Dulles International Airport Guide

Dulles Airport at dusk

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Dulles International Airport was the first U.S. airport designed for commercial jet travel and was dedicated on November 17, 1962, by President John F. Kennedy. Today it offers nonstop flights to 152 destinations around the world across 37 airlines. As the closest international airport serving the Washington, D.C., metro area, the Dulles Airport is often the pick for international visitors wanting to visit the U.S. capital.

Airport Code, Location, and Contact Information

Dulles International Airport (IAD) is one of three airports serving the Washington D.C. area and is located about 26 miles west of downtown D.C. in Chantilly, Virginia.

Know Before You Go

Once you arrive at Dulles, you may need to take the Aerotrain to your gate. After you pass through security, you can follow the signs for the train, which will connect you to Concourses A, B, and C. If your gate is in Concourse D, take the train to Concourse C and walk.

Dulles also happens to be one of the few airports that still use mobile lounges and plane mates. These lounge-like shuttle busses were designed to save passengers a walk across the tarmac to the plane. Originally introduced during the 1960s, mobile lounges failed to take off at other airports after the invention of the jet bridge, but Dulles still keeps it in use.

You can still use the mobile lounges to travel between concourses as a fun, but maybe slower, alternative to the Aerotrain. Occasionally, they are used for disembarking, so if you're flying into Dulles you may get to experience one upon arrival.

Airport Parking

If you are picking someone up from the airport, you can wait for their call or text in the free cell phone lot.

Public parking includes two daily garages, an economy parking lot, a valet parking lot, and one hourly lot in front of the Main Terminal. Free shuttle buses are provided to transport passengers from the parking lots to the airport. To pay for parking, use the Pay & Go automated payment system, located in the lower level of the terminal near the east and west exit doors and on the pedestrian bridge near the Daily Parking Garage. There are charging stations for electric vehicles in Garages 1 and 2.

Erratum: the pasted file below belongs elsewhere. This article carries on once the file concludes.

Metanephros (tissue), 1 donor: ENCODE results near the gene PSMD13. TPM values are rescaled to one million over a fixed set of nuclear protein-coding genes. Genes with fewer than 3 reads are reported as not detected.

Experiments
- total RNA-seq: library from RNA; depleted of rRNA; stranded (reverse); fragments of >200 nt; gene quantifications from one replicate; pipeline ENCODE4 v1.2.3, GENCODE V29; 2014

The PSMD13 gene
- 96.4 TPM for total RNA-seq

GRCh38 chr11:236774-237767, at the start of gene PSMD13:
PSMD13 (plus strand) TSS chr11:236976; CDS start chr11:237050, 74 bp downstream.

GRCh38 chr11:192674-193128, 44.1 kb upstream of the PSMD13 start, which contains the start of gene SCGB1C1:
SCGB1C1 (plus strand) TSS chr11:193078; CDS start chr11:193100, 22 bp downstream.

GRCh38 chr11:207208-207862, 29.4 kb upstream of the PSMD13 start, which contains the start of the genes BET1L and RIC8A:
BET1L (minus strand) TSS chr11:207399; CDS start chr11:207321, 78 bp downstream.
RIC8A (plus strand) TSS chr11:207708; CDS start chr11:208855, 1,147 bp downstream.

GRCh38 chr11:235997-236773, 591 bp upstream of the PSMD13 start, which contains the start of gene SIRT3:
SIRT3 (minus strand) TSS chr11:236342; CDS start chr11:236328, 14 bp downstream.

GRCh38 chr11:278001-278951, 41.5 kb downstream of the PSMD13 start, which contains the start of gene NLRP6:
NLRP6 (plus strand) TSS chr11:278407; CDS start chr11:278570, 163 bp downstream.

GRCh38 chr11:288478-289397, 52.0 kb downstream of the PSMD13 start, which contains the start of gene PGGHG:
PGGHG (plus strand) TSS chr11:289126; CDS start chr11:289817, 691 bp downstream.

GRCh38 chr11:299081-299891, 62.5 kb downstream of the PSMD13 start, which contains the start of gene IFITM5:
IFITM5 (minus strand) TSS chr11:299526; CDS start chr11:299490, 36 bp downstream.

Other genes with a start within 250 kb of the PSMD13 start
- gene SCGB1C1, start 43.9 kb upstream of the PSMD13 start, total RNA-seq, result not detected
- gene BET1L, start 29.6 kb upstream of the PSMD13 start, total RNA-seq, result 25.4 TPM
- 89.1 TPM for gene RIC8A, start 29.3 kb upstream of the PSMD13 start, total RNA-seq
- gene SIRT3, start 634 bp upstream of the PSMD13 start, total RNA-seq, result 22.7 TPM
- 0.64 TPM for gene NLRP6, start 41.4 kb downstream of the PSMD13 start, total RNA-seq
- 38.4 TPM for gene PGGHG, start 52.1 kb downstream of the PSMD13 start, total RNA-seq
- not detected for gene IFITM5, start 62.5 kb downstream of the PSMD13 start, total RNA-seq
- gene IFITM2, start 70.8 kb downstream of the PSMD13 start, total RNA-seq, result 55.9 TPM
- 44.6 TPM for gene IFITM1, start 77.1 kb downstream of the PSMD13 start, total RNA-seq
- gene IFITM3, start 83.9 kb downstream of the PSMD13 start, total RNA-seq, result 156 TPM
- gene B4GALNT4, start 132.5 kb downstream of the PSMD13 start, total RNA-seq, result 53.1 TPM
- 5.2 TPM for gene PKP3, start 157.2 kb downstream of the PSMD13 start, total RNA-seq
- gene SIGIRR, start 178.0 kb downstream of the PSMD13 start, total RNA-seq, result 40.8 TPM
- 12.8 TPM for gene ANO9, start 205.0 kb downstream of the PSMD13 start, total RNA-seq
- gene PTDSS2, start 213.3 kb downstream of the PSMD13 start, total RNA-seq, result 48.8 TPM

Driving Directions

Depending on where you are coming from, there are many ways to drive to Dulles International Airport.

  • From downtown Washington D.C.: Travel west on I-66, take Exit 67, and follow signs to the airport.
  • From Baltimore: Travel south on I-95, take Exit 27 and follow signs for the airport.
  • From Richmond: Travel north on I-95, take exit 170B to Exit 45 and follow signs to the airport.
  • From West Virginia: Take I-81 to I-66 East and Exit 53 to take Route 28 to the airport. 

Public Transportation and Taxis

If you are visiting Washington, D.C., and prefer to take a taxi or even public transportation to get downtown, you have many options from Dulles.

  • Taxis are readily available around Washington, D.C., but Washington Flyer is the exclusive taxi supplier for the airport, so you only have one choice.
  • SuperShuttle is a van service that offers shared rides within the metropolitan area.
  • You can connect to the DC metro system via the Silver Line Express, which picks up passengers at Door 4 on the Arrivals floor. Buses from the airport leave every 15 minutes during on-peak hours and every 20 minutes on off-peak, and will connect you to the Wiehle-Reston East Metro station.
  • Megabus offers a service that connects Charlottesville, Virginia, Dulles Airport, and Union Station in downtown Washington.
  • Dulles does not have a designated area for Uber or Lyft vehicles, so coordinate with your driver during the pickup process.

Where to Eat and Drink